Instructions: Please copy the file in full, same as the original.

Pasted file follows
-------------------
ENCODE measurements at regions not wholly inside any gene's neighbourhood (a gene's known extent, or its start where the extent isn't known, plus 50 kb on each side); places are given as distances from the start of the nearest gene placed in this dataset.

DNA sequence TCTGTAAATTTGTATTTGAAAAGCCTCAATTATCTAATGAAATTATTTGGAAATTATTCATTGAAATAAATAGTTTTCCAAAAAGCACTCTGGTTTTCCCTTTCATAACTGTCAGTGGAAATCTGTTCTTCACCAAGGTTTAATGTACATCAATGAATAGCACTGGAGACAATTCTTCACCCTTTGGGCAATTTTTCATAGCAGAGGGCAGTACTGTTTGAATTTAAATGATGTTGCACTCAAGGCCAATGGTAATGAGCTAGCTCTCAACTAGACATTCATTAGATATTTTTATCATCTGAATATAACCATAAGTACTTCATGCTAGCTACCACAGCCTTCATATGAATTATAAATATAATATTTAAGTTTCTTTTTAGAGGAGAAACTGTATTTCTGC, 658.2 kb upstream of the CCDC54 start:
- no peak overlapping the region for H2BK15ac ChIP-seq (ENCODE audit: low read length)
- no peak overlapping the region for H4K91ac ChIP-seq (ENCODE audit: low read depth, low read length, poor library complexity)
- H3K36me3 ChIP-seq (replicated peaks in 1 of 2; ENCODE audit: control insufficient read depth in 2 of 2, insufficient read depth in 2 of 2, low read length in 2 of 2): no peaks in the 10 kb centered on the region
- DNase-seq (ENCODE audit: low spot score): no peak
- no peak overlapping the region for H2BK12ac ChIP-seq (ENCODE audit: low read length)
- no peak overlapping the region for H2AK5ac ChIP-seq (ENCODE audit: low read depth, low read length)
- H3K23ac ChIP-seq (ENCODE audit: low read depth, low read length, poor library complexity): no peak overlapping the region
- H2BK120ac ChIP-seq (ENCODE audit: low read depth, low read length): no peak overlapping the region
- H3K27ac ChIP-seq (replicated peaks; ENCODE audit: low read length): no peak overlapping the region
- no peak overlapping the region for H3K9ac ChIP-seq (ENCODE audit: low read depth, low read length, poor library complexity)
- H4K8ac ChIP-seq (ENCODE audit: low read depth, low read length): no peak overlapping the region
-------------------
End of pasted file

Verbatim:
ENCODE measurements at regions not wholly inside any gene's neighbourhood (a gene's known extent, or its start where the extent isn't known, plus 50 kb on each side); places are given as distances from the start of the nearest gene placed in this dataset.

DNA sequence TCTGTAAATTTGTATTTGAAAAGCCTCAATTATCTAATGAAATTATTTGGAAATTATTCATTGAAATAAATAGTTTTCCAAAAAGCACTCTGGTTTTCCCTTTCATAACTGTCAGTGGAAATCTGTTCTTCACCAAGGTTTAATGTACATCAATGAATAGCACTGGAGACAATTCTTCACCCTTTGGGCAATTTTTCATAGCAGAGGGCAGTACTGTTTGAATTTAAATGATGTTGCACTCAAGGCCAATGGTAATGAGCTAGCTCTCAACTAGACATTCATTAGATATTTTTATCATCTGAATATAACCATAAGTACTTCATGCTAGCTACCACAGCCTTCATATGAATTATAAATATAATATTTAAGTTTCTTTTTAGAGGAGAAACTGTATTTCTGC, 658.2 kb upstream of the CCDC54 start:
- no peak overlapping the region for H2BK15ac ChIP-seq (ENCODE audit: low read length)
- no peak overlapping the region for H4K91ac ChIP-seq (ENCODE audit: low read depth, low read length, poor library complexity)
- H3K36me3 ChIP-seq (replicated peaks in 1 of 2; ENCODE audit: control insufficient read depth in 2 of 2, insufficient read depth in 2 of 2, low read length in 2 of 2): no peaks in the 10 kb centered on the region
- DNase-seq (ENCODE audit: low spot score): no peak
- no peak overlapping the region for H2BK12ac ChIP-seq (ENCODE audit: low read length)
- no peak overlapping the region for H2AK5ac ChIP-seq (ENCODE audit: low read depth, low read length)
- H3K23ac ChIP-seq (ENCODE audit: low read depth, low read length, poor library complexity): no peak overlapping the region
- H2BK120ac ChIP-seq (ENCODE audit: low read depth, low read length): no peak overlapping the region
- H3K27ac ChIP-seq (replicated peaks; ENCODE audit: low read length): no peak overlapping the region
- no peak overlapping the region for H3K9ac ChIP-seq (ENCODE audit: low read depth, low read length, poor library complexity)
- H4K8ac ChIP-seq (ENCODE audit: low read depth, low read length): no peak overlapping the region